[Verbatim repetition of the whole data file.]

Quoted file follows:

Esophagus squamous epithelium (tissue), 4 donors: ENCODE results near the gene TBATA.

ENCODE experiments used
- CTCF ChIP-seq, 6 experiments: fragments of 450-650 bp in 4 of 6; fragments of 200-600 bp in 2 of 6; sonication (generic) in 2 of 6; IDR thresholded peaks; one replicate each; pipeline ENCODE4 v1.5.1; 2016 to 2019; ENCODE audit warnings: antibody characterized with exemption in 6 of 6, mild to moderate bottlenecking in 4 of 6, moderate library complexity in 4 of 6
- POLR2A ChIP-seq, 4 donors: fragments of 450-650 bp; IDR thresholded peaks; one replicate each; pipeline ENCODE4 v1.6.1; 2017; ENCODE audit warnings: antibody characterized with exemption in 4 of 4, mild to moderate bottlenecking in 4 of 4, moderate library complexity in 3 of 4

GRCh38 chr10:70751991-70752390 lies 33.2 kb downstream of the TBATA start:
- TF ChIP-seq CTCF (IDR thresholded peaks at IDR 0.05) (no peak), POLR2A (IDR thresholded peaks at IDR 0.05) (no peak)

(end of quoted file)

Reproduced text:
Esophagus squamous epithelium (tissue), 4 donors: ENCODE results near the gene TBATA.

ENCODE experiments used
- CTCF ChIP-seq, 6 experiments: fragments of 450-650 bp in 4 of 6; fragments of 200-600 bp in 2 of 6; sonication (generic) in 2 of 6; IDR thresholded peaks; one replicate each; pipeline ENCODE4 v1.5.1; 2016 to 2019; ENCODE audit warnings: antibody characterized with exemption in 6 of 6, mild to moderate bottlenecking in 4 of 6, moderate library complexity in 4 of 6
- POLR2A ChIP-seq, 4 donors: fragments of 450-650 bp; IDR thresholded peaks; one replicate each; pipeline ENCODE4 v1.6.1; 2017; ENCODE audit warnings: antibody characterized with exemption in 4 of 4, mild to moderate bottlenecking in 4 of 4, moderate library complexity in 3 of 4

GRCh38 chr10:70751991-70752390 lies 33.2 kb downstream of the TBATA start:
- TF ChIP-seq CTCF (IDR thresholded peaks at IDR 0.05) (no peak), POLR2A (IDR thresholded peaks at IDR 0.05) (no peak)